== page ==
Church Volunteerism in the Age of COVID-19

Even in the best of times, churches have to work creatively and proactively to keep volunteerism up.

In fact, 50% of pastors feel like this is the biggest challenge they face. One unique advantage churches have over other nonprofit organizations is the ongoing sense of connection fostered by weekly face-to-face interaction in classes, events, worship and other activities.
In 2020, however, that advantage has dwindled. 
Unprecedented closures due to COVID-19, decreased programming and staff, and long-term social distancing plans have made it difficult to maintain that sense of connection. Nearly half of worshippers are now attending an online churchservice. With the decreased accountability and visibility come the temptations to disengage, to shop around, and to become spectators rather than participants.
Wouldn’t it be nice, in times like these, if someone outside your organization could step in and help? 
That’s exactly what Feed the Need Missions loves to do – empower and activate the Church to meet physical and spiritual needs. As a faith-based nonprofit organization, we have been partnering with local churches and harnessing the power of volunteers for a decade. Despite the COVID outbreak, we have seen nearly 200 volunteers show up each week to serve rural communities across Texas. 
Our President, Jonah Beyer, often consults with pastors looking to grow a passion for service among congregants. The following are a few suggestions – and some practical solutions – from our family of faith to yours. 


Volunteer Opportunities Are Vital For Church Growth

If you haven’t embraced volunteerism as a huge opportunity for church growth, this is step one. The impacts begin with the individual and blossom outward to affect the temperature of the entire church body. The process begins as active volunteers begin to experience personal benefits: 
  • They feel purpose and belonging
  • They cultivate new friendships
  • They discover gifts and passions
  • They experience the satisfaction that comes with helping and influencing others
From this experience springs loyalty to the church and personal ownership over its success. These individuals are no longer just spectators. They show up faithfully each week, ready to invest in the overall vision.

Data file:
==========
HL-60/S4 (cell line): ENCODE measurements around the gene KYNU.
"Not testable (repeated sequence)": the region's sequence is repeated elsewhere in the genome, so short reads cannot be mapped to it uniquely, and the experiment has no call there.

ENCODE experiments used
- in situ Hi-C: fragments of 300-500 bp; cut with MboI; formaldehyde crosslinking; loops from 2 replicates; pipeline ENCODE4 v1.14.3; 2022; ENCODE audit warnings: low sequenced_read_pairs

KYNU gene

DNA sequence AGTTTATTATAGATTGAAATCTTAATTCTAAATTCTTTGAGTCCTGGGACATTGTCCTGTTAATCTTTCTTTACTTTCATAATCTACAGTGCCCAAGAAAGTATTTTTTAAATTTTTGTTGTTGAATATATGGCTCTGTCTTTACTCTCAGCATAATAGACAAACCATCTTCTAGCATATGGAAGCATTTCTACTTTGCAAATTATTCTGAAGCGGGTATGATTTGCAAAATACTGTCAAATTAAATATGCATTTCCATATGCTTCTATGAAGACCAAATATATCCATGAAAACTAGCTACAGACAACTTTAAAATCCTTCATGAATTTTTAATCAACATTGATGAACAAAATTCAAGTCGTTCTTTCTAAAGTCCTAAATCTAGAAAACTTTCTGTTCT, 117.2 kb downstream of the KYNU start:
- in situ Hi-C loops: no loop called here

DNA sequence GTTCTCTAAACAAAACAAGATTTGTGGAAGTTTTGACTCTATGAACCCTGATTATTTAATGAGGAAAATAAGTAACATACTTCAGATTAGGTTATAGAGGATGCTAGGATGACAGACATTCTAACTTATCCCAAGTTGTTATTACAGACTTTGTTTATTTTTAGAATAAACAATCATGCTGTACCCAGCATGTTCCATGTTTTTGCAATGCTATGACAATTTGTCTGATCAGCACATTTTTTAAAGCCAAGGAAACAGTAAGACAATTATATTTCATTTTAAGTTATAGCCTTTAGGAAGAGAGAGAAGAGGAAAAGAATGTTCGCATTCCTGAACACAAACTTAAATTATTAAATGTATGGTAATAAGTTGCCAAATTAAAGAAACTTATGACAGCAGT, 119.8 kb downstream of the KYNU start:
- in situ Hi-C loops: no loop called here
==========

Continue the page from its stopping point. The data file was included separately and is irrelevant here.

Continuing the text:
This translates into great things for the church as a whole. Staff members experience less burnout as they give away ministry. And as members attend services regularly, they mature spiritually. Part of this maturity includes members replicating themselves and giving away ministry to others. 
Ultimately, then, enabling volunteerism promotes overall church growth.

Practical Ways to Cultivate the Volunteer Spirit

Once you understand why building up volunteers is important, you can get to work making it happen. Below are three postures and practices we suggest for building a successful volunteer base. 


 1. Make It Personal

If you want to grow volunteerism, here is a rule of thumb: people over projects. “People are one of our greatest assets,” Jonah shares. “But when the task becomes more important than the person, you lose your ability to lead.” In short, make sure that the leader at the helm is someone who is personable. Don’t delegate and disappear. Check in with people. Get to know them. Listen to their stories, experiences, and suggestions. Celebrate them. Thank them. Investing in volunteers, rather than just using people up as a resource, will build excitement and loyalty into your team. 


 2. Make It Meaningful

People don’t want to do busy work. They don’t get excited about doing “anyone can handle this” jobs. Trying to make it sound innocuous may be tempting, but it will not incite interest and passion – or attract the right people. What will, however, is an understanding of the overall vision and the impact it will have. Help volunteers see that, big or small, visible or behind the scenes, their offering is changing lives for Jesus Christ. In our annual Gobble Kits effort, for example, volunteers aren’t just handing out food or collecting canned goods. They are providing hope by donating Thanksgiving meals to families who are in desperate need in their own communities. They are the hands and feet of Jesus. The way we frame things makes all the difference in the attitudes of the people we lead. 


3. Build a Partnership 

With many churches still planning programming conservatively these days, your staff may simply not have the bandwidth to organize a project or mission right now. If this is the case, find a local mission you love and build a partnership. This way, the facility, details and supplies are handled by a third party; you can simply show up, serve and grow together. Feed the Need Missions would love to help you begin the process of engaging and developing a volunteer spirit in your church. 
Feed the Need Missions Church partnerships take many forms:

  • Home groups or classes choose a night to serve dinner at one of our weekly sites 
  • Mini-local mission trips take place for ministry areas to practice testimony sharing, Gospel sharing, and intercessory prayer
  • Members with administrative skill serve as site coordinators and church ambassadors
  • Church facilities are opened as a donation supply pick-up centers for seasonal missions


Partner with Feed the Need Missions

If you are interested in how a partnership with Feed the Need Missions might benefit your church, we’d love to connect. Let us host a Church and Burgers informational event at your location. Here, we share our vision and cook a delicious, free meal for your congregation. You can also schedule a strategy session with our president, Jonah Beyer or visit our website
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